Only a Promiseby Mary Balogh
Series: The Survivors’ Club #5
Genre: Historical Romance
Setting: London and Sussex in the English countryside
Published by Signet, 2015
Synopsis:Ralph Stockwood prides himself on being a leader, but when he convinced his friends to fight in the Napoleonic Wars, he never envisioned being the sole survivor. Racked with guilt over their deaths, Ralph must move on . . . and find a wife to secure an heir to his family’s title and fortune.
Since her Seasons in London ended in disaster, Chloe Muirhead is resigned to spinsterhood. Driven by the need to escape her family, she takes refuge at the home of her mother’s godmother, where she meets Ralph. He needs a wife. She wants a husband. So Chloe makes the outrageous suggestion to strike a bargain and get married. One condition: Ralph has to promise that he will never take her back to London. But circumstances change. And to Ralph, it was only a promise.
There could surely be nothing worse than having been born a woman, Chloe Muirhead thought with unabashed self-pity as she sucked a globule of blood off her left forefinger and looked to see if any more was about to bubble up and threaten to ruin the strip of delicate lace she was sewing back onto one of the Duchess of Worthingham’s best afternoon caps.
What irritated him most about her, perhaps, was that she really was a help–an invaluable help, in fact. And that she did it all cheerfully and efficiently. And that she could–and did–think and act independently.
It fairly set his teeth on edge–until he remembered how unabashedly happy his grandfather had been yesterday.
I like this series a lot. And this book has a Marriage of Convenience plot which I enjoy in historical romances when they are well done. And this is well done!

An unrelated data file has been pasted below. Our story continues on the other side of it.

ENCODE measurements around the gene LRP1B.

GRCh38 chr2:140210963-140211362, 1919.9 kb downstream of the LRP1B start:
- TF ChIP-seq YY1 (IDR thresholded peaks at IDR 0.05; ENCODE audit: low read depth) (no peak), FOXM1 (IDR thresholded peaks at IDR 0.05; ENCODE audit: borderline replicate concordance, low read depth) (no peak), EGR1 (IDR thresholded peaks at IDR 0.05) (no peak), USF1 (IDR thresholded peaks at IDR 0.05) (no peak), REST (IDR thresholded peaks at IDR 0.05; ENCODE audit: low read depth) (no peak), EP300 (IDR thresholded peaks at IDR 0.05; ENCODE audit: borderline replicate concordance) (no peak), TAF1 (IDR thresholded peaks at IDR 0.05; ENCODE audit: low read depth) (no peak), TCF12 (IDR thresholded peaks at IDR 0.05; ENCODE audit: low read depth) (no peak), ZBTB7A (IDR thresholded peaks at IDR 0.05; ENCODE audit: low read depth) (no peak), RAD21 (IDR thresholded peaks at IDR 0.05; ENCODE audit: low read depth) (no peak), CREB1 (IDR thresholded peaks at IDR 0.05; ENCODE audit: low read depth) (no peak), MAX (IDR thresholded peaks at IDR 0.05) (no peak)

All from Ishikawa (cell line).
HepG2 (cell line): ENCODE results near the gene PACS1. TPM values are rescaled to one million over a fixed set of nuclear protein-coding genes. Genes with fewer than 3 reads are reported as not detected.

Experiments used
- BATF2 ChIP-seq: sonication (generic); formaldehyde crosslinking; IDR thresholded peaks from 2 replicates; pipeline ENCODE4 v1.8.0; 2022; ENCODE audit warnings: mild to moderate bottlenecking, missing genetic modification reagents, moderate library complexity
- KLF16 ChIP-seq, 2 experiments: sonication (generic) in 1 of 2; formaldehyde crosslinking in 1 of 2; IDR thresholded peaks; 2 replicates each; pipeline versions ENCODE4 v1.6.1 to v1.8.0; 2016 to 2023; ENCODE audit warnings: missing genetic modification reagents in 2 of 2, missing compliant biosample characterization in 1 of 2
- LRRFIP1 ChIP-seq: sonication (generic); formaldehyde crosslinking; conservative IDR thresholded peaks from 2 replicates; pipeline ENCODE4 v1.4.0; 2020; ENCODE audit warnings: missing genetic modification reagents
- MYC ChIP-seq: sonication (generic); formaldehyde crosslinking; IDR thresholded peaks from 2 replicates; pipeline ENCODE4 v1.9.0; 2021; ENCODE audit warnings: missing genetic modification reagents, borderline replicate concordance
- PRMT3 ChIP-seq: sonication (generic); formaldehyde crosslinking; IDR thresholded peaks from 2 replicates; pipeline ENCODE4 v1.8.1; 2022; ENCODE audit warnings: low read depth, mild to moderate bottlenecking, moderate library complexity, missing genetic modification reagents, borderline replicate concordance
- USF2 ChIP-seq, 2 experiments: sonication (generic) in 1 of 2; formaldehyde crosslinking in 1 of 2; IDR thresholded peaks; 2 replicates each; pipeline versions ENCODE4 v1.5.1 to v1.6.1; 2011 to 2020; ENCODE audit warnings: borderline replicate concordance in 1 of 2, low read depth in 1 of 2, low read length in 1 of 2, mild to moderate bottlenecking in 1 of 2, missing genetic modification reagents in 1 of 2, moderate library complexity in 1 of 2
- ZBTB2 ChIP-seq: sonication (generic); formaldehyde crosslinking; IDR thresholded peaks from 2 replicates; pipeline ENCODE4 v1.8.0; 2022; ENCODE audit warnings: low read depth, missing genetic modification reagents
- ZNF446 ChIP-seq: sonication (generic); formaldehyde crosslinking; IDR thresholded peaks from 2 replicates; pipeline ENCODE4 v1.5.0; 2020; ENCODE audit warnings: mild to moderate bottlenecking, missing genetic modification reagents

Even though they marry for their own convenience: Ralph because he needs an heir and Chloe because she is 27 years old with little prospect for marriage and children which she wants. They do not plan to have any emotional involvement with each other.
I like that we get the point-of-view of both Ralph and Chloe. Ms. Balogh does a great job of showing that what people are thinking isn’t the same as what they outwardly show or say. They both outwardly show lots of confidence even when inside they don’t feel that confident!
I like this series a lot partly because it shows that people who go to war not only need physical wounds we can see healed, but also the wounds we can’t see.
Ralph promises Chloe they won’t travel to London. They will live in the country. Of course, events happen and he can’t keep that promise.
That’s not the way to begin a marriage. Chloe has good reasons to not want to face the Ton after two disastrous seasons.
Ralph has his own demons from the war, of course. He was severely injured in the war, but that’s not where his personal demons are: his three closest friends killed in front of him in the same battle which injured him. He feels responsible for their deaths. He has lived in such hell that he has tried to commit suicide.
I like how Ralph supports Chloe. For example, when he discovers how Chloe feels about her hair he is with her all the way. And this is when he still thinks this is a Marriage of Convenience and that he is not going to feel anything for Chloe!
I like how Ms. Balogh shows that these two damaged people need each other and each other’s strength to find their own strength and face their fears to make themselves whole again.
Mary Balogh does such a great job showing emotions–showing two damaged, but ultimately courageous, sincere and honest people falling in love.
Chloe should have known that Ralph wouldn’t be able to keep the promise that they wouldn’t go to London. When they’re married Ralph is the Duke’s heir after all. However, this is a small quibble.
Mary Balogh is one of my favorite historical romance authors. I don’t read very much romance, but when I do Mary Balogh is usually my first choice.
Have you read this book? How did you like it?
Mary Balogh‘s first book was published in 1985 and she’s been writing (over 70 novels and close to 30 novellas) ever since. The latest book is Only a Kiss, the 6th book in The Survivors’ Club series, published in September 2015.
She grew up in post-war Wales. She wanted to teach and travel so she took a 2-year contract in Saskatchewan, Canada. After a blind date with Robert Balogh she ended up marrying him and staying in Canada! She and Robert have three grown children. Her dream was to write, but that had to wait until their children were older.